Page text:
More changes are here.
A little more than a year ago in this space I wrote about the changes The Commercial Review was experiencing. They included vast staffing changes and an effort to expand local coverage.
The changes are continuing.
The CR will launch its new web site Monday.
One of our goals when designing the new site was to make better use of the overall space. So we’ve removed the left-hand column that includes a list of sections and the right-hand column that contains small advertisements and occasionally a poll.
Sections links — news, sports, opinion, family, obituaries, etc. — will instead be organized at the top of the page. With them will be links for users to log in, subscribe, click through to our Facebook or Twitter pages and search the site.
With the expanded space, we’ll be doing a better job of displaying the most important local news. Our top stories will be displayed, with photos, prominently near the top of the page.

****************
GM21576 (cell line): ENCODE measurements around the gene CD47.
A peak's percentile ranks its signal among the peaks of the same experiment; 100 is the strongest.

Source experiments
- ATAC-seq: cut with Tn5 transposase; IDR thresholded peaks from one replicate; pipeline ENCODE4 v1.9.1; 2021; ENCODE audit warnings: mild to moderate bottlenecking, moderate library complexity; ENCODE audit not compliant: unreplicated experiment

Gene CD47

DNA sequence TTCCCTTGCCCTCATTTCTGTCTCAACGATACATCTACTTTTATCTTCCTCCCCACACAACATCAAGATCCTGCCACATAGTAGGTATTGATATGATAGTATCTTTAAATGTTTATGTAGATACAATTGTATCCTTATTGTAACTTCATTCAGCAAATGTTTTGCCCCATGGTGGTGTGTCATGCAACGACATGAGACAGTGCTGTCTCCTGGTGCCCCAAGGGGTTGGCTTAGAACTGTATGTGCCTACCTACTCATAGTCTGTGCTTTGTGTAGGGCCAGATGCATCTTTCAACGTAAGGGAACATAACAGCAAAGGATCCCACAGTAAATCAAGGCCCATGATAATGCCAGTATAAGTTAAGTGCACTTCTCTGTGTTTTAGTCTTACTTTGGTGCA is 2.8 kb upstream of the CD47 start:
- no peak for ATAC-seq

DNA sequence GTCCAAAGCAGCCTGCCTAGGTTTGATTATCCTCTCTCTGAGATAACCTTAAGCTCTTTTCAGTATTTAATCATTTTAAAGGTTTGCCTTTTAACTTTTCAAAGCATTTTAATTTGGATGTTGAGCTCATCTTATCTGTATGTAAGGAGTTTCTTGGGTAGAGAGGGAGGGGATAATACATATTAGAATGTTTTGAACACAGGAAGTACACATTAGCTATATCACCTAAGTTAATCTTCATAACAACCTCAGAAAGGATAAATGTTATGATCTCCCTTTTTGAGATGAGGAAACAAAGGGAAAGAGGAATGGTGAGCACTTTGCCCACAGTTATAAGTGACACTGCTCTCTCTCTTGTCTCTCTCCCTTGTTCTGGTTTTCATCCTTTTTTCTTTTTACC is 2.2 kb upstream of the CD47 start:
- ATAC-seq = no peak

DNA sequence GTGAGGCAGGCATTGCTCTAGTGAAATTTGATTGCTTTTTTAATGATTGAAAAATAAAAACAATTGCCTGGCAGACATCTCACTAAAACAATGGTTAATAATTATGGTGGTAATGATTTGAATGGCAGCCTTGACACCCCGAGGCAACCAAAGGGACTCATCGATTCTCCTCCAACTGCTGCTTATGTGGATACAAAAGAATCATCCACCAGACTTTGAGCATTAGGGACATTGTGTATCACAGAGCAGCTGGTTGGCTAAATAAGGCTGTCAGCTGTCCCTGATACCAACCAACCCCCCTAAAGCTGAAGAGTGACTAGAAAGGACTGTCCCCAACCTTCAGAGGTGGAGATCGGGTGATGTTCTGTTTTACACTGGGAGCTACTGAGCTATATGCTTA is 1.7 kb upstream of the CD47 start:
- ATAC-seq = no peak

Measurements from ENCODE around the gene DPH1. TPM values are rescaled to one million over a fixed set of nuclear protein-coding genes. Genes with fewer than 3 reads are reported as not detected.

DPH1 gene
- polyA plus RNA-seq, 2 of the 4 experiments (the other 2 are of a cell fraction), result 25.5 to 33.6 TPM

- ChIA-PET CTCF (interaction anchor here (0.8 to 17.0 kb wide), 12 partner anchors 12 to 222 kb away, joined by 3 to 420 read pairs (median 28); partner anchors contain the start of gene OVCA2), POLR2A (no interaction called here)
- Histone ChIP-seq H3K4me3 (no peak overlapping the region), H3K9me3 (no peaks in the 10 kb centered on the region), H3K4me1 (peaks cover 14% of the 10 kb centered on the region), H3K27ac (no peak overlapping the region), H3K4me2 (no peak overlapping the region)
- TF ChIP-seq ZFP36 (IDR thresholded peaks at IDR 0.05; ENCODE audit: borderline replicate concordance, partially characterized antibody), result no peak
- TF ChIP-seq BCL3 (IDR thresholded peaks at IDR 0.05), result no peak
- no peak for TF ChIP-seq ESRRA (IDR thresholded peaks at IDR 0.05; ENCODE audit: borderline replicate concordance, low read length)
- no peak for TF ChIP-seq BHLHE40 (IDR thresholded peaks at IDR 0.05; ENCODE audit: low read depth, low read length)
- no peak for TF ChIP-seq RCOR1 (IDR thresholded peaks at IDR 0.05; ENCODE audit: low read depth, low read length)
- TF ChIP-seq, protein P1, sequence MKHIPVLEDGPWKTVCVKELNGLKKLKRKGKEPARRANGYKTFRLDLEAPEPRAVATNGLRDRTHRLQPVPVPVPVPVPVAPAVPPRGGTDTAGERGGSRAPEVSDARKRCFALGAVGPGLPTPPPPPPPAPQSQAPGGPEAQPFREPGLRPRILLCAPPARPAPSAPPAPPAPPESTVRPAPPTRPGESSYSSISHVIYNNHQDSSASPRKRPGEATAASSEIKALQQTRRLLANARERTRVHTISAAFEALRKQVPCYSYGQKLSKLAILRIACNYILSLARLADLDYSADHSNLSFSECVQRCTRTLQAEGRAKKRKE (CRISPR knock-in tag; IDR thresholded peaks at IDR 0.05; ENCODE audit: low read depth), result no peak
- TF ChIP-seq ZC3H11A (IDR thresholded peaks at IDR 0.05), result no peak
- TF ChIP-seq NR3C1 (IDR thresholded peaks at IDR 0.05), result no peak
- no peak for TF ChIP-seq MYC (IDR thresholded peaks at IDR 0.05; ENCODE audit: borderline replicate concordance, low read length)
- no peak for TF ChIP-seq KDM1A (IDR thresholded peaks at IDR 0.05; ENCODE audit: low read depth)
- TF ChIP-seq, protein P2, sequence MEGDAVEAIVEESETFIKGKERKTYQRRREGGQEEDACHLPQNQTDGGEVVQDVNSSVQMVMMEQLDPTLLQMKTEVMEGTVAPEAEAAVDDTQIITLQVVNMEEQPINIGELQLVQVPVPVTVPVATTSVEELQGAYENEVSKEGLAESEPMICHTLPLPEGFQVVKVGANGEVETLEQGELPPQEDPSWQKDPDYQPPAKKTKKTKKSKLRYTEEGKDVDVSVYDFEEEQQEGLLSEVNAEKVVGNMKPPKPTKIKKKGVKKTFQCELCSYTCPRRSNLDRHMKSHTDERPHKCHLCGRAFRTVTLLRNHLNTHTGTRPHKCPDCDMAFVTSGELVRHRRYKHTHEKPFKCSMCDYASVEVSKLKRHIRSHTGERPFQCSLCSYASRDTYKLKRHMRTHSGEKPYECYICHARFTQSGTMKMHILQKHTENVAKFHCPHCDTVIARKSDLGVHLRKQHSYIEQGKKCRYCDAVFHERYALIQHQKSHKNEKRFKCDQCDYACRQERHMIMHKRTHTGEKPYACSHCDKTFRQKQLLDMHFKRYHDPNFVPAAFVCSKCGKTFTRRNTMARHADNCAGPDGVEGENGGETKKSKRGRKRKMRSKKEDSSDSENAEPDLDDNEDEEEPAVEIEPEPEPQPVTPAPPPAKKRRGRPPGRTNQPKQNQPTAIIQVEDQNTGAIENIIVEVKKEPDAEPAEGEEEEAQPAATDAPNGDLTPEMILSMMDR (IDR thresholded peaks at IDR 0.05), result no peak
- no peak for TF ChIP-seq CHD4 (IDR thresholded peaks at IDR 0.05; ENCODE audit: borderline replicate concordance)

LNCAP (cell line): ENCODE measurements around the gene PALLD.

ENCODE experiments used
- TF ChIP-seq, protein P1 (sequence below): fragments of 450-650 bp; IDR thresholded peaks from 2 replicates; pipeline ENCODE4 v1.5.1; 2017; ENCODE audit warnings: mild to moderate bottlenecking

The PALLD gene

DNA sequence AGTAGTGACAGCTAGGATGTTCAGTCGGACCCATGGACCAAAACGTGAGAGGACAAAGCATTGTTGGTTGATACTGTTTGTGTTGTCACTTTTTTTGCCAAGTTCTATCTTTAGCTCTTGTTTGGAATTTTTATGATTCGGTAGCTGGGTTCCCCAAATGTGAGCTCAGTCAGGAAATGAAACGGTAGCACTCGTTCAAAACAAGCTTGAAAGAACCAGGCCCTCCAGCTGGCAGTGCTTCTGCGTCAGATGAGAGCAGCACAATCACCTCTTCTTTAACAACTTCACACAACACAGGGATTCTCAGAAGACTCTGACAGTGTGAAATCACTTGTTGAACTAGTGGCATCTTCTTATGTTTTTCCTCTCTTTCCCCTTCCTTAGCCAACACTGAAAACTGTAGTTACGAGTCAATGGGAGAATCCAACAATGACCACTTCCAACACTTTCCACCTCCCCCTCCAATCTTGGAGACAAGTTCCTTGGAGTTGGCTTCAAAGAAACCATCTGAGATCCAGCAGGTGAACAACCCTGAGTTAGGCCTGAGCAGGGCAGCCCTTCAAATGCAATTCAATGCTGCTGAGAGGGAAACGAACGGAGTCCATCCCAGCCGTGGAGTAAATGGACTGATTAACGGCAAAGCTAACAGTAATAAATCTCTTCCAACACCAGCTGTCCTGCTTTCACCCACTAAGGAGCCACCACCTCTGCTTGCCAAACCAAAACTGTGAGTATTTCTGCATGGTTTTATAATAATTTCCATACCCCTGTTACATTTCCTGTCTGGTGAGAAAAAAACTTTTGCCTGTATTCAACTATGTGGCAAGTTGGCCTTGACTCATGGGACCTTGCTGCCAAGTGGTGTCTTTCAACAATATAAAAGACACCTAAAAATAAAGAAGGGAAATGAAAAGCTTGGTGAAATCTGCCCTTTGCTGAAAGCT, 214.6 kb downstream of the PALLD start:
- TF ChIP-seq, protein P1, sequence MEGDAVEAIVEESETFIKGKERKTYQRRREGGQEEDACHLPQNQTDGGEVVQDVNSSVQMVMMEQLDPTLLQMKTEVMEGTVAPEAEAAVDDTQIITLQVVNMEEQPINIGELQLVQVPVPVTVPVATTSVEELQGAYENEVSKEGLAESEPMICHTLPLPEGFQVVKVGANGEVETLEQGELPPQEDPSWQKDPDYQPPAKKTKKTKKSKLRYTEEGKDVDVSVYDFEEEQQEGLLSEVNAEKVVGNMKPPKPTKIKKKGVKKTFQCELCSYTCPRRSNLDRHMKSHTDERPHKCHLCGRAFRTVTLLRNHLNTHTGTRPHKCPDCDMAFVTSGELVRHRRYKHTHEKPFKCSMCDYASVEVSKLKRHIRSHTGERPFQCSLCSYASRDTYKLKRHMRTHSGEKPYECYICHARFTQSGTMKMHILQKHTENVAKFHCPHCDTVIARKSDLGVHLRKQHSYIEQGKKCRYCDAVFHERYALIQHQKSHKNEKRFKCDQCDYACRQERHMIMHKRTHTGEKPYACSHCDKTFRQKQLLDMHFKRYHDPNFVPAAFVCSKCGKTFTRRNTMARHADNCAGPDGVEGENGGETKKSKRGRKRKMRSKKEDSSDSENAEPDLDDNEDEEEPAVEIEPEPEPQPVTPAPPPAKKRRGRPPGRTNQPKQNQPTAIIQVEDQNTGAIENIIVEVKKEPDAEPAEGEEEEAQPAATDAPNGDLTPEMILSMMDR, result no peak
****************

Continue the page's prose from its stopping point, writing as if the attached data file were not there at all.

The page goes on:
The advertisements that used to be in the right-hand column will instead be interspersed throughout the web site. They’ll also be larger (300x250 instead of the current 100x100), which we hope will be more attractive to consumers and more enticing for advertisers.
There will be obvious cosmetic changes as well, most notably the shift to a green, black and white color scheme. The “Today’s edition” link will move from the upper left corner of the web site to the lower right. And we’ll shift to a three-column format from the current two.
But perhaps the biggest change will not be in the look of our web site, but in how we operate.
In the past, we’ve covered meetings, games and local events, sent them to press for the newspaper about noon the next day and then posted those stories to the web site. Now, our online coverage will be far more timely.
Instead of waiting until the next day, our reporters will head straight back to the office following events in order to post a summary — about 100 words — on the web site. We’ll then send notifications via Facebook and Twitter.
No longer will you have to wait until the next day to know what happened.
We’ll then follow that short post by posting the full story after the newspaper is complete, just as we have for years.
It’s a step toward immediacy in the ever-changing journalism world as we try to balance print and web.
No doubt there will be some growing pains, for you and for us, as the new web site is introduced. Change always causes some unforeseen issues.
In the long run though, we believe the new web site will help us serve you better.